ImpeachI’m in . . . an uproar.

It’s now been several years since we learned that the IRS, a federal agency under the jurisdiction of the White House and charged with imposing, collecting, and enforcing the collection of, federal taxes, was caught egregiously breaching its fiduciary duties by using its confidential information to target, intimidate, audit, and harass political opponents of the Democratic Party. It is beyond dispute that this misconduct occurred and was ongoing.

So, what’s been done about it? Nothing tangible, that’s for sure.

A new IRS Commissioner, John Koskinen, was appointed in 2013 to bring this evil behavior to a halt and to produce information necessary to hold the “bad guys” accountable, and to bring them to justice. (IRS Commissioners are appointed to serve a five year term when nominated by the President and when such nomination is then confirmed by a majority vote of the Senate.)

As near as I can tell, Koskinen has done the first thing he was brought in to do, bring an end to abusive targeting of the “enemies” of the Democratic Party. However, he has failed—miserably—to carry out his latter assignment. In fact, in the course of earlier hearings in the House of Representatives, Koskinen lied in answers to questions put to him under oath in an attempt to illicit the facts, the scope and particulars of the IRS misdeeds. Koskinen doesn’t deny that his testimony was incomplete and misleading. His only defense: He didn’t realize that he was providing false answers. Put in clearer terms, his shabby defense was, and is, that he didn’t know the gun was loaded! That’s no excuse; it was his job to know.

So, now at least some members of the House want to “impeach” Koskinen. To be clear, “impeach” does not mean convict. Rather, what it means is to accuse, charge or indict one, in this case Koskinen, for “high crimes and misdemeanors.” A two thirds vote of the House of Representatives is required to impeach the holder of a federal office (ranging from the President, to federal judges and to employees of federal agencies, such as the IRS). If impeached (charged) by the House, Koskinen is then “tried” by the Senate, and either convicted or acquitted of the charges against him.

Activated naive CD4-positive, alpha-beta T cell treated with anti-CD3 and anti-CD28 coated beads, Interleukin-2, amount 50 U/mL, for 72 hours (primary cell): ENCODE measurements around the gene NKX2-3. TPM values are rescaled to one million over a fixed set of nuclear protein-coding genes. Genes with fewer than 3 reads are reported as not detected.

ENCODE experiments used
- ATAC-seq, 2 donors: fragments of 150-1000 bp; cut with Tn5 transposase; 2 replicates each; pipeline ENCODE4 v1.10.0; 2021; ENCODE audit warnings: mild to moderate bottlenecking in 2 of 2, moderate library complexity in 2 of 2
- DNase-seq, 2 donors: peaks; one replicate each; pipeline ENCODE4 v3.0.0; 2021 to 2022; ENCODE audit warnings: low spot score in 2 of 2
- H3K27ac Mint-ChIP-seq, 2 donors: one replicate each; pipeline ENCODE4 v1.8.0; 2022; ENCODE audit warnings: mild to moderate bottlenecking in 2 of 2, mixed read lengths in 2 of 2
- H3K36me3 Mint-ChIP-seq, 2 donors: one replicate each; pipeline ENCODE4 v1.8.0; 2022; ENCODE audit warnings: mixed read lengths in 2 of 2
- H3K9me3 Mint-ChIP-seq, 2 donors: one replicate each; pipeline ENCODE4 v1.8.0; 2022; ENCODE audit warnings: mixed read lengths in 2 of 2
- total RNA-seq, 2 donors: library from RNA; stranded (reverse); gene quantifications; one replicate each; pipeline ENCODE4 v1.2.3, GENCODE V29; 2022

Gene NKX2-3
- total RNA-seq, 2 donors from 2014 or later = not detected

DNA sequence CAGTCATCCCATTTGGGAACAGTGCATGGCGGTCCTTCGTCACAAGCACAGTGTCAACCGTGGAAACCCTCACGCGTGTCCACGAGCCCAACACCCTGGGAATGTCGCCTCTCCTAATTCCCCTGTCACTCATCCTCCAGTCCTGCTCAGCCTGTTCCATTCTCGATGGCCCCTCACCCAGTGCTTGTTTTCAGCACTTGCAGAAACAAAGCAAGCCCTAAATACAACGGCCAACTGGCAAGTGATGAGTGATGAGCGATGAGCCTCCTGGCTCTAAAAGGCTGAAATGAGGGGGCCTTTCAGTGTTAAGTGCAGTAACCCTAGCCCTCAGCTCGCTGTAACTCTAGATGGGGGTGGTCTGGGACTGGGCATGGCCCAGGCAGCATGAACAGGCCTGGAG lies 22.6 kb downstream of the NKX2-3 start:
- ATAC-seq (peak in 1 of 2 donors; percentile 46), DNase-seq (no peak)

It should come as no surprise that this matter is tracking along party lines.* The Democrats, are rallying around Koskinen and, so far, are using House procedural rules to block any vote of impeachment. At least until after the election so that none of this impropriety on the part of the Democrats could possibly soil Hillary Clinton’s election campaign.

Stymied in the House Committee where impeachment is either recommended or not recommended, Republicans are threatening to circumvent the House Committee logjam by bringing the impeachment question directly to the House floor. Because the Republicans don’t have the necessary two-thirds vote of the full House to impeach, all of the hullabaloo is more a matter of principle–pomp and ceremony–than anything else.

I disagree. Koskinen’s duty is to we the people, not to the party in control of the White House. Koskinen has not properly performed his duty. I think voters should know who wants to hold the IRS accountable and who merely wants to just cover this up. If Koskinen does not voluntarily resign, then I think he should be impeached and tried.

Media is mostly saying “tsk tsk.” They are more worried about a bad precedent of supposedly abusing the impeachment process than they are about the underlying bad precedent of politically abusing the integrity of the IRS. (It remains to be seen who’s abusing the impeachment process here, those advocating it or those opposing it.) Of course, I could have said “liberal media” . . . But that’s oxymoronic.

I don’t know whether Koskinen deserves to be convicted of high crimes and misdemeanors, or even impeached, but I do know that I want the House to vote on impeachment now based on their investigation to date. There’s no legitimate basis to delay the impeachment vote any longer. Enough facts have been established. It’s not that we can’t pretty much guess how a vote will go, but I think each House member should have to stand up and be counted, and not just say “we’ll, golly gee, I don’t know yet.” I want to know how each representative votes, and I want every American to at least have the opportunity to know how each representative votes.

I think it’s time to “know.” What about you? Do you care? Do you feel like . . . roaring?

* I found it refreshing to see both sides of the aisle join together this week to override Obama’s attempt to veto Congress’s bill permitting families of 9/11 victims to sue Saudi Arabia for its alleged complicity in those events. This is but the first time Obama has been overturned by Congress. Some might feel that speaks highly of Obama, that he’s been renounced only once during his Presidency. Others might feel that speaks poorly of Congress. You can each decide that one for yourself. Either way, it was the first incidence of bipartisan Congressional action in a long while.

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